By Tim Marshall
There’s a lot of talking around Syria this month, but there’s even more fighting, and these two things are probably connected.
There are signs that the outside powers realize that no-one can win in Syria and so are edging towards trying to put together a deal. However, inside the country, those that have done the fighting appear to be in no mood whatsoever to limit the violence to help give space to the talking.
The airstrikes by government warplanes on Douma was the most terrible example of this. It is a mark of how inured governments and media around the world are now to the daily slaughter that even a death
toll possibly exceeding 100, including many children, in a single incident, no longer makes the front pages of newspapers.
The government said the attack on Douma was targeting insurgents from the Islam Army (IA) group. IA is one of the more powerful opposition forces which has been threatening the capital, Damascus, which lies just 10 miles south of the town. Opposition sources said the war planes bombed a market and then when rescue workers came rushing to help the wounded, they attacked it again. There were further air strikes on the town on Monday.
If President Assad’s intention was to further ensure that talk of peace is untenable amid such slaughter he succeeded. As the W&Y has written, moves are afoot to work out a deal for a post Assad Syria, it is in this context that the response to the attack from the National Coalition for Syrian Revolutionary and Opposition Forces must be seen – “Any talk of political and peaceful solutions in the shadow of massacres and excusing the criminal from punishment will have no meaning in realizing stability in Syria.”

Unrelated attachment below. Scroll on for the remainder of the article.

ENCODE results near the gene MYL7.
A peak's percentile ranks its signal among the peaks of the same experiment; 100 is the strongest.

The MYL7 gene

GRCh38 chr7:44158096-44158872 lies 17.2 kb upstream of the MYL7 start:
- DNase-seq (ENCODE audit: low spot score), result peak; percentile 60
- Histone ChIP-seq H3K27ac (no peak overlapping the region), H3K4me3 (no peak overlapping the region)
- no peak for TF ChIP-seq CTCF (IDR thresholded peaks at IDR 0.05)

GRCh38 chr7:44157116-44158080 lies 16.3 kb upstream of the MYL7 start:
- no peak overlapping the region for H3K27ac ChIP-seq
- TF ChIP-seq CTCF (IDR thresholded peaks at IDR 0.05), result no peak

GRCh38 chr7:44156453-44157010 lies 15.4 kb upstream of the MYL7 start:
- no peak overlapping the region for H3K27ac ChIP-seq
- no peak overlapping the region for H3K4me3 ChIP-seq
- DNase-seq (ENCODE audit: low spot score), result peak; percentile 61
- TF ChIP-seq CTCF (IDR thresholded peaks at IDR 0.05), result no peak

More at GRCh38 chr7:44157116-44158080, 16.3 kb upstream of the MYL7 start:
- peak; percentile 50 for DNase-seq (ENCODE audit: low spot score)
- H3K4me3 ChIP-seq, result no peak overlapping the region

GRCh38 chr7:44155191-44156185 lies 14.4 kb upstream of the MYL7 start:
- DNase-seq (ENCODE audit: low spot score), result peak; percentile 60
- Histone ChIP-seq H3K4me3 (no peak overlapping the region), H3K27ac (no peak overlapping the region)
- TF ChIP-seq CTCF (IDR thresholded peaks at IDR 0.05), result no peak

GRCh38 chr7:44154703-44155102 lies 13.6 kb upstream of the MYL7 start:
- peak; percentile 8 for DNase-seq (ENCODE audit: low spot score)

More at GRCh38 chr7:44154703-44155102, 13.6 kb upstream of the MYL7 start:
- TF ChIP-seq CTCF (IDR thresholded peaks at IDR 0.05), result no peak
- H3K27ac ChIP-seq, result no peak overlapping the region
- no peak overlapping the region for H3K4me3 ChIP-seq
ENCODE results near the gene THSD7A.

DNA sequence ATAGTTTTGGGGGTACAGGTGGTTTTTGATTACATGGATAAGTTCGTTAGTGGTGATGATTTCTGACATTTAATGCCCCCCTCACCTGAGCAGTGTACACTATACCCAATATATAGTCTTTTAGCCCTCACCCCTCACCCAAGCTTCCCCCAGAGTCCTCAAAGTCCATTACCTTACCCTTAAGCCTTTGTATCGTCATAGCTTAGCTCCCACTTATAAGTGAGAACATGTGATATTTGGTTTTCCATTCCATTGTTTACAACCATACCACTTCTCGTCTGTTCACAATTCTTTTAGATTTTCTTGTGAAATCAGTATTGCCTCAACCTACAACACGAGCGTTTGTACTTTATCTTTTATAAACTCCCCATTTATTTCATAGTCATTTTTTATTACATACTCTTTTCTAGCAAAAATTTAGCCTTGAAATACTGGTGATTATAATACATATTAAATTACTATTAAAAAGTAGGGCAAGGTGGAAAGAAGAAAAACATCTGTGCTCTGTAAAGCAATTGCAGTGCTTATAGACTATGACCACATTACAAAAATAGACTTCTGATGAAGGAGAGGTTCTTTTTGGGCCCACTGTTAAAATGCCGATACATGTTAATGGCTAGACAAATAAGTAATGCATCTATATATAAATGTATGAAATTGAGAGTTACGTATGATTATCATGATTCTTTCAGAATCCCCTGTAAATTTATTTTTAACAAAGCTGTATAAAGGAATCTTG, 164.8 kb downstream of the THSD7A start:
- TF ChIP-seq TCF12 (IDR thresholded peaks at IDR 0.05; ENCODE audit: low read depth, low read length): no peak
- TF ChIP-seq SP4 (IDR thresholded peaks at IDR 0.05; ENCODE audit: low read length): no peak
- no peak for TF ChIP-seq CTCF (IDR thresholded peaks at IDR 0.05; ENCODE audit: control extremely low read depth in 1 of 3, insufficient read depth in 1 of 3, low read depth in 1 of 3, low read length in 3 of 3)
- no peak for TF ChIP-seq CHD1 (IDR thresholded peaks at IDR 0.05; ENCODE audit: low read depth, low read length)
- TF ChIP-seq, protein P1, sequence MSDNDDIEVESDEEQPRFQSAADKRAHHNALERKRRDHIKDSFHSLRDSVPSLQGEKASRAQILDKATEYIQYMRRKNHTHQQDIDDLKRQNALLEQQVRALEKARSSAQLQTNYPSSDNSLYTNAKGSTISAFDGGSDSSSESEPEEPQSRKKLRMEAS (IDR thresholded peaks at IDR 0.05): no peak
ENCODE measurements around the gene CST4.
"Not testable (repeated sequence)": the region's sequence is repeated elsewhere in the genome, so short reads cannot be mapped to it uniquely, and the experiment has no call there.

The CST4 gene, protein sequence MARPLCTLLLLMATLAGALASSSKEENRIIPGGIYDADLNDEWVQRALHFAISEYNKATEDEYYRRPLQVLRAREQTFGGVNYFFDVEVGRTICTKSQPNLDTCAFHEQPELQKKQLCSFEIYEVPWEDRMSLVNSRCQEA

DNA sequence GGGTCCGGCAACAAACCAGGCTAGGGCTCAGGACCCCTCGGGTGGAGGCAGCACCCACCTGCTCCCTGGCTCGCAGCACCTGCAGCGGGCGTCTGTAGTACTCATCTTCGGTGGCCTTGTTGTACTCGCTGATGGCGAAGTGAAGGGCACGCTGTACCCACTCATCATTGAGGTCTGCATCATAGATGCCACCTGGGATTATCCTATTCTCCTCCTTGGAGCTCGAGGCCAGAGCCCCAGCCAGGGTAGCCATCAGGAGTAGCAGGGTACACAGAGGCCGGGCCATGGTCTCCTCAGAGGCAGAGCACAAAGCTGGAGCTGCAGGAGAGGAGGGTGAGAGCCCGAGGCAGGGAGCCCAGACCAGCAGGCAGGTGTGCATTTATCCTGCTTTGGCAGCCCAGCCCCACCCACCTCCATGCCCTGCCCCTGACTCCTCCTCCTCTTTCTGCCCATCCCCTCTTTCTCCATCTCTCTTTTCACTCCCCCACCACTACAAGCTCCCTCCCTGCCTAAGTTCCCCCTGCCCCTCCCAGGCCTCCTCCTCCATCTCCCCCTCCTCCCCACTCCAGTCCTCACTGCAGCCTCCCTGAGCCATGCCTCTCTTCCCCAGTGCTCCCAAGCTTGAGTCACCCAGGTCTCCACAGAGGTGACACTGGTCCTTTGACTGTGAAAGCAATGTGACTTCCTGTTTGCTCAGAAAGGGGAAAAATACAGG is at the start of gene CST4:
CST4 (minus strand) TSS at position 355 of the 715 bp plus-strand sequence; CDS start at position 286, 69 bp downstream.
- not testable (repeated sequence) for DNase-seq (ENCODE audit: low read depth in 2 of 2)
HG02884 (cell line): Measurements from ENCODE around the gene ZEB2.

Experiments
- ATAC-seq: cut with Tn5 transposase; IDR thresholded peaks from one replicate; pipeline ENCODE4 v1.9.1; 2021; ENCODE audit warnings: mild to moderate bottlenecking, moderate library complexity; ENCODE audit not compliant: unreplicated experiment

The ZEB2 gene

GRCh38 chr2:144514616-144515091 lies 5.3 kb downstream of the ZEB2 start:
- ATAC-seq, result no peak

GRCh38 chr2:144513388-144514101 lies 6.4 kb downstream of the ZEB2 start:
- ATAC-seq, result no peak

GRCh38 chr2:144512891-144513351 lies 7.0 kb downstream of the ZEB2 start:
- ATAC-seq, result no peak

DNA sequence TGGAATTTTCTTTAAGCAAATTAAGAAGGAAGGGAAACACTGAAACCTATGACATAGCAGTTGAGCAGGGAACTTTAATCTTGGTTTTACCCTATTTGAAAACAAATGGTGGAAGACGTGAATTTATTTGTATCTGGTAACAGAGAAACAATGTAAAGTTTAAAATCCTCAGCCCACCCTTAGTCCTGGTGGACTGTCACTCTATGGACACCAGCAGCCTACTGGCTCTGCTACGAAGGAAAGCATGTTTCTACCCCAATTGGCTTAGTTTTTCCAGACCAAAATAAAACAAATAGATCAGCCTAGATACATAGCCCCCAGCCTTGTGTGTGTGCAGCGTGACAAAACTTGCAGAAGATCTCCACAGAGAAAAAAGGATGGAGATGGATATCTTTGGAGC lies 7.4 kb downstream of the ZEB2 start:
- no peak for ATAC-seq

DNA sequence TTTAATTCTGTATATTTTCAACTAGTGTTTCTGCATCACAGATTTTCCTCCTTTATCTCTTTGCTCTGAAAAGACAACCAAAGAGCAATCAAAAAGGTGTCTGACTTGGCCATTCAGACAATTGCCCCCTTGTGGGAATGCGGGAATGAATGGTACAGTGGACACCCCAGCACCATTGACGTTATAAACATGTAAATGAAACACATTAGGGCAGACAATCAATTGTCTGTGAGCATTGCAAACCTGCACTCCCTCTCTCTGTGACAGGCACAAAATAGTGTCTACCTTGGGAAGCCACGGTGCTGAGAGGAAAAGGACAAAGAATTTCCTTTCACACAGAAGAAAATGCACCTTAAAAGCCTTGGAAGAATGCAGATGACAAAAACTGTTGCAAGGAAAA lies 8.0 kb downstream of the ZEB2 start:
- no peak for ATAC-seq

But the opposition are also doing their bit to undermine the idea of peace talks as well. Last week saw more shelling of civilian areas of Damascus in which 13 people died. The UN issued a statement saying “”Hitting crowded civilian markets killing almost one hundred of its own citizens by a government is unacceptable in any circumstances…… the indiscriminate shelling of Damascus last week by armed opposition groups and the cutting of water supplies, are also unacceptable”
A rare ceasefire between the warring sides fell apart a few days ago when fighting again broke out in Zabadani which is close to the border with Lebanon.
Further north the coastal city of Latakia, which has been spared the levels of violence elsewhere has been hit by several barrages of rockets fired by opposition forces. Several people were killed in what is a government stronghold. President Assad is from the Alawite sect of Shia Islam and the Alawites mostly hail from the Latakia region. If Assad was ever to lose control of the capital the route up to city of Latakia is one of several escape routes he might have.
Despite the fighting the talking is still going on with a flurry of diplomatic visits taking place in various capitals. They did not seem to making much progress, the level of fighting is hardly conducive to success, but the talks have not yet run out of steam.